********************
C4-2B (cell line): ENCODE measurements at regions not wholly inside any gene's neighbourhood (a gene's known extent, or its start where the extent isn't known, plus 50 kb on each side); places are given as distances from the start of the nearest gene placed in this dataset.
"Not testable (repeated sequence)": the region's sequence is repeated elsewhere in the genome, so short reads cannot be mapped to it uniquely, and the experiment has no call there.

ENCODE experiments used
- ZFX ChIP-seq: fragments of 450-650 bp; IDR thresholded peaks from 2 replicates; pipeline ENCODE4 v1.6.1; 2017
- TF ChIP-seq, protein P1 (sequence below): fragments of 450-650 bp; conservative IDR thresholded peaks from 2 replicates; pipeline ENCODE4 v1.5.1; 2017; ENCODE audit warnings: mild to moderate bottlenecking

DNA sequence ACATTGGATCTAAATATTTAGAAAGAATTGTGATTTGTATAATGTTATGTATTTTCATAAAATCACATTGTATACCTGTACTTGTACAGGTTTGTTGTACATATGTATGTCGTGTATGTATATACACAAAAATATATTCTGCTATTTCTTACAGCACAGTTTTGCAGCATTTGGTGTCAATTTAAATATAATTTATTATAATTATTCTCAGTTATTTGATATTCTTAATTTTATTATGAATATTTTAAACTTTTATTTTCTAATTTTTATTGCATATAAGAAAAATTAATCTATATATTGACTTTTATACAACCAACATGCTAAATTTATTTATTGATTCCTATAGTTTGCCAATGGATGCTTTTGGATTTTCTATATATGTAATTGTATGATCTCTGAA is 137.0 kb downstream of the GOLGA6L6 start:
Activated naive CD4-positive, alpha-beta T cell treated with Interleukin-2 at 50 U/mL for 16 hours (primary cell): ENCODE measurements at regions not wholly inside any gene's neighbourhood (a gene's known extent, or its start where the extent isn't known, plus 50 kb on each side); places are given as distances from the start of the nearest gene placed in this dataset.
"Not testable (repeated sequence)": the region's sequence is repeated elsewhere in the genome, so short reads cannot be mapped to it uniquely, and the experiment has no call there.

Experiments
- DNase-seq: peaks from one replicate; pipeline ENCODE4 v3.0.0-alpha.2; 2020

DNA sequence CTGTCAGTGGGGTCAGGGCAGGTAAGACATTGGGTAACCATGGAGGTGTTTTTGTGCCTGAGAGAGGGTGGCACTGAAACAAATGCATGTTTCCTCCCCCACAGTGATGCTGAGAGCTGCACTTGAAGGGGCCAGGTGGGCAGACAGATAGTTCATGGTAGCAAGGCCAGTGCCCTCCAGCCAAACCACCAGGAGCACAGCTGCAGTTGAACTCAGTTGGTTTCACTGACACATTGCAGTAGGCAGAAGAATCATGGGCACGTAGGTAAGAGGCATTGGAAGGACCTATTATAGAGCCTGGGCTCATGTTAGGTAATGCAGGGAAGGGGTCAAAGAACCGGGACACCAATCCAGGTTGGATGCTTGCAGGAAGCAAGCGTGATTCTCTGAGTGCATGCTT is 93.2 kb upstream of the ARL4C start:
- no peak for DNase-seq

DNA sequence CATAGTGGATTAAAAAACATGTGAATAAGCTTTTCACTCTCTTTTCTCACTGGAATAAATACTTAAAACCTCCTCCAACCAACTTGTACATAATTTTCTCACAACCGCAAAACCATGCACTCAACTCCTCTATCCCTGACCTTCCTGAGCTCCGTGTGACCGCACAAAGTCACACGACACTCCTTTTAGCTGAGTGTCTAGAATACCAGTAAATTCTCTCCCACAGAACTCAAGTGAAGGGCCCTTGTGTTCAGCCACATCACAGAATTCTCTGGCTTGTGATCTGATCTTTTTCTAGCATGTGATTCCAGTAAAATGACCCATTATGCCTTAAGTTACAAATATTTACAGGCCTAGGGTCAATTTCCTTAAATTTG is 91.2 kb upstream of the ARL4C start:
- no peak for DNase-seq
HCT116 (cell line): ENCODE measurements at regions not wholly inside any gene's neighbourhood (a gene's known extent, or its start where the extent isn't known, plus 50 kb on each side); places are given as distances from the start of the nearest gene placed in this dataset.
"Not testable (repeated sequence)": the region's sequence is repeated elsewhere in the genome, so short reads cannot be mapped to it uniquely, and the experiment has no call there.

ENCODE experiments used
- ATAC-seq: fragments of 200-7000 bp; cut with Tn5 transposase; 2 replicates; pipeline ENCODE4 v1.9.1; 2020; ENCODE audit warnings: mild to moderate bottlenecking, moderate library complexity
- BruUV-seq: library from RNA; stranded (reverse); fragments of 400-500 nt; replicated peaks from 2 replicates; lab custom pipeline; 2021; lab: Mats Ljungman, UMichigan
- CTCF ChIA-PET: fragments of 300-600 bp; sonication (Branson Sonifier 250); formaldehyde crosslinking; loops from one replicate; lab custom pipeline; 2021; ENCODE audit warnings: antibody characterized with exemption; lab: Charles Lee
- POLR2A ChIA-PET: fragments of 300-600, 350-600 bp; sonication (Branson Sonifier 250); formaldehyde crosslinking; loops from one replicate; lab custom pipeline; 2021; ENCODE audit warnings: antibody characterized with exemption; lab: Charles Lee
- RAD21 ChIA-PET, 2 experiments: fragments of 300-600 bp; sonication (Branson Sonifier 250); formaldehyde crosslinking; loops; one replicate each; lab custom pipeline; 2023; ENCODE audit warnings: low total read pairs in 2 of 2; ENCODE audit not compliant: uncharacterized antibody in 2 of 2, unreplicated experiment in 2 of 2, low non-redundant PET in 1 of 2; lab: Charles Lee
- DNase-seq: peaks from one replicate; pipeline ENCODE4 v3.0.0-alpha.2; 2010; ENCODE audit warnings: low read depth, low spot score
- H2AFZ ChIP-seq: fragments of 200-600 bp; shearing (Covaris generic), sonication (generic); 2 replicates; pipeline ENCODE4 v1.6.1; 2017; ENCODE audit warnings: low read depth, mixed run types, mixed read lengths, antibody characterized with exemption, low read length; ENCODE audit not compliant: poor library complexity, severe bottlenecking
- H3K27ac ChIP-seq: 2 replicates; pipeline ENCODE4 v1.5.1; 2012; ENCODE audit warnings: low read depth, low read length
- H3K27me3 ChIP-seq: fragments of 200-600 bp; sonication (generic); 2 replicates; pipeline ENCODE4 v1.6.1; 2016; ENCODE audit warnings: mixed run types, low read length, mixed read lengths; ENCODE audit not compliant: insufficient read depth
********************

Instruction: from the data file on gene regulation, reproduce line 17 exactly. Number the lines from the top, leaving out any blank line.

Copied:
ENCODE experiments used